The gender pay gap is going to be a hot topic in 2018. With the mandatory reporting deadline for companies with over 250 employees fast approaching, organisations everywhere will find themselves with it at the top of their strategic agenda… whether they’re comfortable with that or not.

There has been a lot written about how the provision for mandatory reporting shows that we’re starting to address this topic, but that’s simply not true. Mandatory reporting will simply identify the size of the problem. It is entirely meaningless unless we follow it up with decisive action.

We don’t know how to solve the issue

From the commentary I have seen surrounding the published gender pay gaps to date, I have serious concerns that organisations don’t appear to know actually how to solve the issue. The proposals which have been put together predominantly skirt around the issue. “We will introduce a programme to encourage more women into leadership roles.” “We will look to positively discriminate in order to achieve a better gender balance in our boardroom.”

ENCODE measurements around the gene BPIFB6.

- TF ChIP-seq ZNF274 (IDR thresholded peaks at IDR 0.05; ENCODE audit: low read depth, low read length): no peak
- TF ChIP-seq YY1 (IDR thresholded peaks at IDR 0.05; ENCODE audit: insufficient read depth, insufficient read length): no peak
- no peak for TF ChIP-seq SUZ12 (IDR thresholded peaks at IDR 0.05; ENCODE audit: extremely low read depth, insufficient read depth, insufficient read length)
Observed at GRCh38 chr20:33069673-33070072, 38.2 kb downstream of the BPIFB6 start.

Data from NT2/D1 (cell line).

Well, okay… but that isn’t really going to change anything. We’re snipping at the coattails of the gender pay gap rather than delivering the wholesale change which is going to be necessary to truly eradicate a pay gap which has now been in place for hundreds of years.

Women aren’t progressing to senior roles

To my mind, what needs to happen is really rather straightforward. The biggest contributor to the gender pay gap is the relatively small percentage of women in senior roles, something which is being borne out in the pay quartile reporting coming through from organisations. Women simply aren’t progressing to senior roles. Why? Well, let’s look at the facts, shall we.

The vast, vast majority of senior roles are advertised and worked as full time positions. And not simply that. These are full time positions which are usually office based, almost without exception require the postholder to be in the office well outside of the 9-5, and frequently also require large amounts of travel… a high percentage of which is outside of working hours.

Let’s get real

Can you see any parent with childcare responsibilities being able to sign up for that? Of course you can’t. And while I’m not suggesting for one moment that childcare is solely the responsibility of women, the fact remains that, with society unbalanced as it is currently, it is primarily the lower wage earner – primarily the women – who are the main carers for their children. School hours are typically 9am-3pm. With wrap around care, you might be able to push this to 8am-6pm. Add in time for a commute… and you can see the problem.